On 25 April, Zooniverse launched a website that asks volunteers to analyse rapidly-snapped satellite imagery of the disaster, which led to more than 650 reported deaths and 16,000 injuries. The aim is to help relief workers on the ground to find the most heavily damaged regions and identify which roads are passable.
Several crisis-mapping programmes with thousands of volunteers already exist — but it can take days to train satellites on the damaged region and to transmit data to humanitarian organizations, and results have not always proven useful. The Ecuador quake marked the first live public test for an effort dubbed the Planetary Response Network (PRN), which promises to be both more nimble than previous efforts, and to use more rigorous machine-learning algorithms to evaluate the quality of crowd-sourced analyses.
The network relies on imagery from the satellite company Planet Labs in San Francisco, California, which uses an array of shoebox-sized satellites to map the planet. In order to speed up the crowd-sourced process, it uses the Zooniverse platform to distribute the tasks of spotting features in satellite images. Machine-learning algorithms employed by a team at the University of Oxford, UK, then classify the reliability of each volunteer’s analysis and weight their contributions accordingly.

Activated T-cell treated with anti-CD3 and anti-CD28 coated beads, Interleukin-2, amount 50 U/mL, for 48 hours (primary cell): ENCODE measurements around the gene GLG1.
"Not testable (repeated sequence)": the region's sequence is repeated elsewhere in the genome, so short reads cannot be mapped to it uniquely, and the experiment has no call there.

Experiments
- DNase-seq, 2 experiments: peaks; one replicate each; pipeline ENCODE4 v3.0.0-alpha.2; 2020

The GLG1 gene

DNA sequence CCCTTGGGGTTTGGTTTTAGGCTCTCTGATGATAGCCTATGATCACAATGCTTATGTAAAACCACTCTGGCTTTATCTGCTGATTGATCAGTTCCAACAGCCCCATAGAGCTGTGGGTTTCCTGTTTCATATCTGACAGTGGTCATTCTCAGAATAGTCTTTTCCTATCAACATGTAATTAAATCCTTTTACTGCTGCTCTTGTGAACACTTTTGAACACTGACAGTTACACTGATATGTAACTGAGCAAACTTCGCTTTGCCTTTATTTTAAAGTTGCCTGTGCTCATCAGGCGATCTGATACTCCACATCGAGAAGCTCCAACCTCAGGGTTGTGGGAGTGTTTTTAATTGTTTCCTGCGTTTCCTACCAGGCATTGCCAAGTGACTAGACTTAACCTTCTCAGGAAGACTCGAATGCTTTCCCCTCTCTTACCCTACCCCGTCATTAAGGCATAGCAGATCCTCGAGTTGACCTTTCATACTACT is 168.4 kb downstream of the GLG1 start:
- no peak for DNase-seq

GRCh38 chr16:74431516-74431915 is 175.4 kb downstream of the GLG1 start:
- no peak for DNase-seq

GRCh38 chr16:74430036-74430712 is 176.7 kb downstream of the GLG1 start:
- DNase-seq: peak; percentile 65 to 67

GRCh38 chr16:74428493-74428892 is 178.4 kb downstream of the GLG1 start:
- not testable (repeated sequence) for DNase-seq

Within 2 hours of the Ecuador test project going live with a first set of 1,300 images, each photo had been checked at least 20 times. “It was one of the fastest responses I’ve seen,” says Brooke Simmons, an astronomer at the University of California, San Diego, who leads the image processing. Steven Reece, who heads the Oxford team’s machine-learning effort, says that results — a “heat map” of damage with possible road blockages — were ready in another two hours.
In all, more than 2,800 Zooniverse users contributed to analysing roughly 25,000 square kilometres of imagery centred around the coastal cities of Pedernales and Bahia de Caraquez. That is where the London-based relief organization Rescue Global — which requested the analysis the day after the earthquake — currently has relief teams on the ground, including search dogs and medical units….(More)”